As we all know, in the lead here as Dr. Dan Challis is Carpenter regular and all-around genre movie favorite Tom Atkins. Challis is a middle-aged medic who, while on the job, witnesses the grisly demise of a store owner who came into the hospital during Challis' shift clutching a Halloween mask like grim death. After the man is murdered in his hospital bed by a strange assassin who immolates himself in the hospital parking lot afterwards, Challis sets out on a trail that leads him to discover an outrageous (some might call it completely harebrained) plot by Conal Cochran (Dan O'Herlihy), the world's leading mask maker, to kill as many people (mostly children) as possible on Halloween night by sending a signal through the TV ads for his line of Silver Shamrock masks.
This signal will activate electronic chips embedded in the masks to cause the heads of every kid wearing them to burst open in an unholy eruption of beetles, snakes, and assorted other creepy-crawlies (courtesy of makeup FX legend Tom Burman, whose studio produced some of the most memorable FX of the '80s, with this, Cat People, The Beast Within and others).
Thanks to all this ghoulish glory, Halloween as a holiday will be rightfully returned to its dark pagan roots, something that Cochran seems to care way too much about. Honestly, I'm not sure what his end game was. What was he getting out of this, exactly? I don't know. He doesn't seem to have any great explanation to offer Challis. The best he can muster is something about the planets being in alignment. I'm genuinely curious as to what Cochran's post Halloween plans were. Even if the crap he planned had gone off without a hitch, how would every law enforcement agent in the country not be on Cochran's doorstep on November 1st? No matter what kind of crazy shit he might have unleashed on Halloween, it wouldn't have meant that the entire country collapsed and we no longer had laws. Was his defense when he got dragged to jail going to be "I do love a good joke!" Thanks to Dan Challis blundering through Cochran's factory like a bull in a china shop, we'll never know.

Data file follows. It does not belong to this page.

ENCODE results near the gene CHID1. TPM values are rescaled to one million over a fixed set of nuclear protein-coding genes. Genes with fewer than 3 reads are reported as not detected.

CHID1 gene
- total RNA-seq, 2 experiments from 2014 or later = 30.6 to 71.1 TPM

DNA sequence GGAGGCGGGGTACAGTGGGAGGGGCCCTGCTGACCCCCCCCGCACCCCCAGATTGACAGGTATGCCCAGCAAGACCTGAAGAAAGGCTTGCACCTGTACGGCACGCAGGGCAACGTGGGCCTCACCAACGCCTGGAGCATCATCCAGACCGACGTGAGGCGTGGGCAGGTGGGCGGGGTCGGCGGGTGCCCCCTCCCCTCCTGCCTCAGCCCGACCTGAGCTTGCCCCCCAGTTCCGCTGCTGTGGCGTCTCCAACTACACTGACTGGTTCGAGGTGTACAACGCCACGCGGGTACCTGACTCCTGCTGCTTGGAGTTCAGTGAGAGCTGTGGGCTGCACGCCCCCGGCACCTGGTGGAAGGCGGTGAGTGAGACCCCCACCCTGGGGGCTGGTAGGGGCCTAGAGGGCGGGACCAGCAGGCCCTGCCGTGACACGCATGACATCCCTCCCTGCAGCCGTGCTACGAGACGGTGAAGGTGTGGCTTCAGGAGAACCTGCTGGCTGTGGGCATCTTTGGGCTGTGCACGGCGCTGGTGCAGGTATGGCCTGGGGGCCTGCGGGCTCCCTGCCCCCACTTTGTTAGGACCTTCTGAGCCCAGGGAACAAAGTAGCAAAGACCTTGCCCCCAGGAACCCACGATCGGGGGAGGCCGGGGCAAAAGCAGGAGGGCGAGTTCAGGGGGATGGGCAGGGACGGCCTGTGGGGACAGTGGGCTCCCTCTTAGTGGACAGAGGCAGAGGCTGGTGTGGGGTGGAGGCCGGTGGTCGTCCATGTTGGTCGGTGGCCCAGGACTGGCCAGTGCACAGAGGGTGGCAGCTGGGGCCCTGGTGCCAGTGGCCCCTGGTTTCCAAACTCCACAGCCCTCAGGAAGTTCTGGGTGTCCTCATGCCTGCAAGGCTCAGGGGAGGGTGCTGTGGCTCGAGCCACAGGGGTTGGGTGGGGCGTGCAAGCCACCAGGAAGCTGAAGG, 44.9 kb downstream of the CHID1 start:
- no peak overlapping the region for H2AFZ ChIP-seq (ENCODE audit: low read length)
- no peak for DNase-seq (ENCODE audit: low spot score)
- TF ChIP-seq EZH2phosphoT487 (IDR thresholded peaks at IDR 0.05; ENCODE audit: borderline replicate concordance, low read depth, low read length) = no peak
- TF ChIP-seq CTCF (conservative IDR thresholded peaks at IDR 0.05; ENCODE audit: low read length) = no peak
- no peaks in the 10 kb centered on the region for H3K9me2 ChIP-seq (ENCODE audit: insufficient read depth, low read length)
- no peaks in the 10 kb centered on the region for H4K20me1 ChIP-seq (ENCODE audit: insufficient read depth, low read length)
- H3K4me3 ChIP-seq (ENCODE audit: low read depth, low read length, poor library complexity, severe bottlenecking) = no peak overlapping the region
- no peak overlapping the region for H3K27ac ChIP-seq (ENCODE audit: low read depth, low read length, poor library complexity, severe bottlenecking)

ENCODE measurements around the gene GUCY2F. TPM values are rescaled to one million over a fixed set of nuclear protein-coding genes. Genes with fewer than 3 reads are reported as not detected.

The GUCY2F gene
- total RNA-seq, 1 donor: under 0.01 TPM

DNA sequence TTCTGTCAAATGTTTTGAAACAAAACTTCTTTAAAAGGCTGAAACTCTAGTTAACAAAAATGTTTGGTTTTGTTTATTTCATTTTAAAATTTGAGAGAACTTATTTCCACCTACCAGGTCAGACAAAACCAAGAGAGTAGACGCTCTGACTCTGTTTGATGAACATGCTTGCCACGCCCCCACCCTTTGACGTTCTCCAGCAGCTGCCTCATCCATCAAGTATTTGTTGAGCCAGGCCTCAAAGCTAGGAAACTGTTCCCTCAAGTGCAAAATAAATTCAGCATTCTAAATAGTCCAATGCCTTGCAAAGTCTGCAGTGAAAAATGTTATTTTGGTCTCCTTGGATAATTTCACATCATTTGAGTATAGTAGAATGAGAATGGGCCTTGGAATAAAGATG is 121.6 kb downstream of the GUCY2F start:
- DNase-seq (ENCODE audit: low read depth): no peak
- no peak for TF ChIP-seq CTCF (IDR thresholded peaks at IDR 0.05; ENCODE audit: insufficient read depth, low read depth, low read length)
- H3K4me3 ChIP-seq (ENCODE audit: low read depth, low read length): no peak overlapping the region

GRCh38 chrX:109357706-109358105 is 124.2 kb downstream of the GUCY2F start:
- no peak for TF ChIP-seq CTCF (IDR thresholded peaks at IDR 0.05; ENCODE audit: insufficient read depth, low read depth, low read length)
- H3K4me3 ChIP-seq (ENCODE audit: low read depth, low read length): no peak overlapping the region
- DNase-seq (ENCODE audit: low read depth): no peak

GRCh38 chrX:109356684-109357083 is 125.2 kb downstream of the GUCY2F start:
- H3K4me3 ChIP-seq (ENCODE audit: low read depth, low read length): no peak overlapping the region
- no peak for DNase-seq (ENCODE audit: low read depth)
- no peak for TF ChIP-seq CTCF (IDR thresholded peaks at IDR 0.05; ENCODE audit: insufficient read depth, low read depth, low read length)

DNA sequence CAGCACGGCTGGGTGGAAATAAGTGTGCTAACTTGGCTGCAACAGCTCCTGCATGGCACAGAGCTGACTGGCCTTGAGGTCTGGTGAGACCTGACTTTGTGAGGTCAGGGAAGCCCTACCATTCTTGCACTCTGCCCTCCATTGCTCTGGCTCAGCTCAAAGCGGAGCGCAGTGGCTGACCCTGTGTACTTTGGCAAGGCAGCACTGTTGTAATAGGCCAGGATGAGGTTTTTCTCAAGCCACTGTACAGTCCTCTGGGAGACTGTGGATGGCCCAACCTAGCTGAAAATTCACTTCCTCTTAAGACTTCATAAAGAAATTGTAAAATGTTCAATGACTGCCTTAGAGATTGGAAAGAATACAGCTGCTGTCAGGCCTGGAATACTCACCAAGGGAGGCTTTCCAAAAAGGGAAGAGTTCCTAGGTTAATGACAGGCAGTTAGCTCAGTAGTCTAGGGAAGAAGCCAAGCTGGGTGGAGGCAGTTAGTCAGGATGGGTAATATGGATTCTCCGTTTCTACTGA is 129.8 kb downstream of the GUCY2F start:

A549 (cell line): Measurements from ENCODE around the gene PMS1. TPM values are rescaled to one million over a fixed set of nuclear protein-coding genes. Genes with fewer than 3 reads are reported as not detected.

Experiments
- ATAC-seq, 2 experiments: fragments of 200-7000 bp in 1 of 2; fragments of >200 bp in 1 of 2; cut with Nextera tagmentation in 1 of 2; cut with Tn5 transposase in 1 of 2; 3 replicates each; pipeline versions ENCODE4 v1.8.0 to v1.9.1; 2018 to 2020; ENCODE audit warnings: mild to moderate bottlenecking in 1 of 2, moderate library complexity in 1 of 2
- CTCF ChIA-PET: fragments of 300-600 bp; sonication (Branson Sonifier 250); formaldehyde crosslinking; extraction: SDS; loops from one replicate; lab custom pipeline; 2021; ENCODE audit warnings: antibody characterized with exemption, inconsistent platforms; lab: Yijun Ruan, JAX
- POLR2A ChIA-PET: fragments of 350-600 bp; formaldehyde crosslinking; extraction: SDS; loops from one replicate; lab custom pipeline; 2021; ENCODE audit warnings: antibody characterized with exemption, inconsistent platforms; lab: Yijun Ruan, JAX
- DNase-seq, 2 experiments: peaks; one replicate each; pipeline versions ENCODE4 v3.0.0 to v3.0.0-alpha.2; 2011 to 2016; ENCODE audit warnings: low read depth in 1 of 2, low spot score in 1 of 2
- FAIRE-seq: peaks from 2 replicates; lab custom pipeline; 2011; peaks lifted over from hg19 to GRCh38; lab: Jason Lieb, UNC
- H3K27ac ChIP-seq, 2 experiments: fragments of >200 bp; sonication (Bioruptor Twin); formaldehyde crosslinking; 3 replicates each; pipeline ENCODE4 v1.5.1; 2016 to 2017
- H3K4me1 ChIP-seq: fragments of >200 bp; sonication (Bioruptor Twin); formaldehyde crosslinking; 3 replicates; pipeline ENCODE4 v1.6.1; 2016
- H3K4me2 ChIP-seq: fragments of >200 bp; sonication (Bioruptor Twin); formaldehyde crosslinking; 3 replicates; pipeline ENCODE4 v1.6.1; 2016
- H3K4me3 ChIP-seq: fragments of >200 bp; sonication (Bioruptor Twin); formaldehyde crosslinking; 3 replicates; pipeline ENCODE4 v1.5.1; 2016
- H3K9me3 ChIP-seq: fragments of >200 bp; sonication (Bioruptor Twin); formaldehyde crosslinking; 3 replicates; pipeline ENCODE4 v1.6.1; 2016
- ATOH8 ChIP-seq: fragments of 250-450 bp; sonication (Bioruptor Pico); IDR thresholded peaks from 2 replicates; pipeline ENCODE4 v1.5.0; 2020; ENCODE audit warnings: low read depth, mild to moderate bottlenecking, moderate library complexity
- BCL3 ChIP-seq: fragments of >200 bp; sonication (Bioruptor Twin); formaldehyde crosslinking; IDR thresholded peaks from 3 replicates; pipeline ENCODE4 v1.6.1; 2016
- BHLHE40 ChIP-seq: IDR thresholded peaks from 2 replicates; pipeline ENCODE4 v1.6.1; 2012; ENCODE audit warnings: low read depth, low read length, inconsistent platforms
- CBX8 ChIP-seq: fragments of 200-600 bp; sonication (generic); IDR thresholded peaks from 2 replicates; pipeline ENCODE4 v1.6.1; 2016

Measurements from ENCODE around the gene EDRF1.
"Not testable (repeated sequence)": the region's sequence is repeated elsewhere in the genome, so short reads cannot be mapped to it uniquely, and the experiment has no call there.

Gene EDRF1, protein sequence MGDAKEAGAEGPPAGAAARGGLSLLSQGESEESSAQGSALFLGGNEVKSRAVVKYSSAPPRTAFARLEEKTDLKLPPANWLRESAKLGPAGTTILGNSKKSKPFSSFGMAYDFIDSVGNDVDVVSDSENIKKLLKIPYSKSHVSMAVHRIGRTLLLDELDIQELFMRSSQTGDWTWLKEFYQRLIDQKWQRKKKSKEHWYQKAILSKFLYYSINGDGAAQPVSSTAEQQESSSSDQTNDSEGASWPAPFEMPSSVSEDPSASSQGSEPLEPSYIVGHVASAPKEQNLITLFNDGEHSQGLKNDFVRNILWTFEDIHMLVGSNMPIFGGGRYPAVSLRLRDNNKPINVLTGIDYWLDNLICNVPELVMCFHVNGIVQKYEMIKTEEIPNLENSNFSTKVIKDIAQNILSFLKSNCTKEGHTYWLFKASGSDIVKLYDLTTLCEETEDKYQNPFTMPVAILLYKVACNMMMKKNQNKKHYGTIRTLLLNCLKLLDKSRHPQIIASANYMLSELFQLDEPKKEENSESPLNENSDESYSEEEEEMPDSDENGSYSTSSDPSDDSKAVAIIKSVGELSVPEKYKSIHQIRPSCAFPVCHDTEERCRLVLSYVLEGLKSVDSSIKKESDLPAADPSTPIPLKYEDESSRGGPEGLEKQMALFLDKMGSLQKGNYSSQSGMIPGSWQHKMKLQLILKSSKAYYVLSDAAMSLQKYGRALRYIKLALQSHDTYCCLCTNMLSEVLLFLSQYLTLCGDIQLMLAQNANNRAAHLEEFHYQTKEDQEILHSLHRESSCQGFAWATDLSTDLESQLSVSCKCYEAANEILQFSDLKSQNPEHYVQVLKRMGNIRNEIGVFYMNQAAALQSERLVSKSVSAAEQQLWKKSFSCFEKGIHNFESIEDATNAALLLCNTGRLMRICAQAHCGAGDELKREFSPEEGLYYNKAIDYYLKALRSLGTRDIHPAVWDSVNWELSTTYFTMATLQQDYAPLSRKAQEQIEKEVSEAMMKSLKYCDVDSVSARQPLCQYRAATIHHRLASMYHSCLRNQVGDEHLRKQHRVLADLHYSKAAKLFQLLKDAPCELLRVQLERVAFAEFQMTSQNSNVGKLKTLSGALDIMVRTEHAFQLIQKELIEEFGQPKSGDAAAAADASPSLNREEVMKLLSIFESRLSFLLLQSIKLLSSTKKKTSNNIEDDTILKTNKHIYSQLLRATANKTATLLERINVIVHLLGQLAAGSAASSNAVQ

When you're a rich evil mastermind and you've got an elaborate sinister plan with a lot of moving parts to it (too many, I say, in this case), you probably expect that plan will be in peril at some point. Someone on the side of law and order might catch on to what you're doing and try and put a stop to it. But if you're a rich evil mastermind, you also probably believe that opposition will come in the form of a James Bond type, some slick secret agent. I mean, in Cochran's case he's got a set-up that Blofeld would envy. It may not be a criminal empire per se but he is up to criminal shit (he stole one of the stones from Stonehenge!), he owns a whole town, he has an army of robots at his disposal, and he's so rich he thinks nothing of blowing his money on a frankly cockamamie scheme that seems to have no actual purpose other than being wicked for its own sake. If that doesn't merit a worthy adversary that he can gloat about his diabolical plans to, what does?